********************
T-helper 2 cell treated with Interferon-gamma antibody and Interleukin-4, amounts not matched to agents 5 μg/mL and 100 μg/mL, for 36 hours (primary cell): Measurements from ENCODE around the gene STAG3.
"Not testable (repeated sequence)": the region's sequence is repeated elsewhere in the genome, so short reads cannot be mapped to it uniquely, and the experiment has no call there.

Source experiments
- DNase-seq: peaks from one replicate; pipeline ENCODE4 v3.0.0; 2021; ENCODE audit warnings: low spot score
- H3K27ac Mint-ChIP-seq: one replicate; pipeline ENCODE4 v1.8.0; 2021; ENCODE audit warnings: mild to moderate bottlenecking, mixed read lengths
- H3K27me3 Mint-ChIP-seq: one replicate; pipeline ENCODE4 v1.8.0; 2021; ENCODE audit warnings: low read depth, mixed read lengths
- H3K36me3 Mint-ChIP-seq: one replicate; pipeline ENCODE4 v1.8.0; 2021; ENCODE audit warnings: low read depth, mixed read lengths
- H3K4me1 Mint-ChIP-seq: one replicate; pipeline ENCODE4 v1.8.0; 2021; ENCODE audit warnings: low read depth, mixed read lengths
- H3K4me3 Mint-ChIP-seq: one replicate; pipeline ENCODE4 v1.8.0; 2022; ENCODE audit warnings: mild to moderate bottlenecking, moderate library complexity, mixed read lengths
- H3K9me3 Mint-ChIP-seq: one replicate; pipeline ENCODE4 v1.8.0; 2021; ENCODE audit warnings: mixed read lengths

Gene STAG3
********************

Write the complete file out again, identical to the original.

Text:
T-helper 2 cell treated with Interferon-gamma antibody and Interleukin-4, amounts not matched to agents 5 μg/mL and 100 μg/mL, for 36 hours (primary cell): Measurements from ENCODE around the gene STAG3.
"Not testable (repeated sequence)": the region's sequence is repeated elsewhere in the genome, so short reads cannot be mapped to it uniquely, and the experiment has no call there.

Source experiments
- DNase-seq: peaks from one replicate; pipeline ENCODE4 v3.0.0; 2021; ENCODE audit warnings: low spot score
- H3K27ac Mint-ChIP-seq: one replicate; pipeline ENCODE4 v1.8.0; 2021; ENCODE audit warnings: mild to moderate bottlenecking, mixed read lengths
- H3K27me3 Mint-ChIP-seq: one replicate; pipeline ENCODE4 v1.8.0; 2021; ENCODE audit warnings: low read depth, mixed read lengths
- H3K36me3 Mint-ChIP-seq: one replicate; pipeline ENCODE4 v1.8.0; 2021; ENCODE audit warnings: low read depth, mixed read lengths
- H3K4me1 Mint-ChIP-seq: one replicate; pipeline ENCODE4 v1.8.0; 2021; ENCODE audit warnings: low read depth, mixed read lengths
- H3K4me3 Mint-ChIP-seq: one replicate; pipeline ENCODE4 v1.8.0; 2022; ENCODE audit warnings: mild to moderate bottlenecking, moderate library complexity, mixed read lengths
- H3K9me3 Mint-ChIP-seq: one replicate; pipeline ENCODE4 v1.8.0; 2021; ENCODE audit warnings: mixed read lengths

Gene STAG3